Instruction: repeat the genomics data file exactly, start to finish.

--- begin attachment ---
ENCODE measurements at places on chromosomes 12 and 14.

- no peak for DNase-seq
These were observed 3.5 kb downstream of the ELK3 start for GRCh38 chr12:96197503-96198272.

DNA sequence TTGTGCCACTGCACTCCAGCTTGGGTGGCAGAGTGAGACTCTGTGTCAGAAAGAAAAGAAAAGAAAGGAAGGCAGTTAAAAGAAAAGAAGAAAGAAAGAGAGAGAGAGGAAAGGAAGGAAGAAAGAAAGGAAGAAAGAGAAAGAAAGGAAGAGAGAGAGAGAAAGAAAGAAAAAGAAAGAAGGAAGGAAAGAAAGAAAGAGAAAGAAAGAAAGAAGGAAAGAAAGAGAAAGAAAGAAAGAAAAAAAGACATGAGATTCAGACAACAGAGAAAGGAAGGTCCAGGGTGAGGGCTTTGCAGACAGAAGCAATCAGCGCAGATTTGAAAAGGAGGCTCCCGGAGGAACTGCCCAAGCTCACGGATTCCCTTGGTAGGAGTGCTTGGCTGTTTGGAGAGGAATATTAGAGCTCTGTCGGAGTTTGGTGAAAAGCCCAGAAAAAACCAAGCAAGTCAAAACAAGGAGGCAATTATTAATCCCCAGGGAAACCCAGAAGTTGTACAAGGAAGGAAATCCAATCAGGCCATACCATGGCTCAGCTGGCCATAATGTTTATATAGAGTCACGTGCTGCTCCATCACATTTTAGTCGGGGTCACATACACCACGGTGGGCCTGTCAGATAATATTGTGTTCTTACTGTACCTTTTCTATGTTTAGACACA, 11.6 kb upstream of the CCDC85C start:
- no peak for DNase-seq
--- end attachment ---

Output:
ENCODE measurements at places on chromosomes 12 and 14.

- no peak for DNase-seq
These were observed 3.5 kb downstream of the ELK3 start for GRCh38 chr12:96197503-96198272.

DNA sequence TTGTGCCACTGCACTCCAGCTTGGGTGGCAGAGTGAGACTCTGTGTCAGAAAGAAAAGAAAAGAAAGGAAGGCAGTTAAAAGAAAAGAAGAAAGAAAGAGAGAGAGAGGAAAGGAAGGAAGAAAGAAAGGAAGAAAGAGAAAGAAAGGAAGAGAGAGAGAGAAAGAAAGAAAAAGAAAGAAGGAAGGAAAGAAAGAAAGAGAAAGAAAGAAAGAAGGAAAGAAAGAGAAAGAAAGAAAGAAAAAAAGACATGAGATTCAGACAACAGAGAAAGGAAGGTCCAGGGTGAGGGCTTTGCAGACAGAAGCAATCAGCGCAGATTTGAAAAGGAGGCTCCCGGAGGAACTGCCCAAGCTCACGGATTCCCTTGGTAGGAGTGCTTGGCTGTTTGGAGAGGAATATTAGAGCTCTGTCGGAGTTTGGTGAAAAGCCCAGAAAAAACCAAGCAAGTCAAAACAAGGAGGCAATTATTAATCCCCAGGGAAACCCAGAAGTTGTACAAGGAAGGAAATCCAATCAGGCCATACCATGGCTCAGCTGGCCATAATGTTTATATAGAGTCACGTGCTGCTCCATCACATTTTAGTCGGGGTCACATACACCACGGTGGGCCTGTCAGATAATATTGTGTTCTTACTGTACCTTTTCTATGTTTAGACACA, 11.6 kb upstream of the CCDC85C start:
- no peak for DNase-seq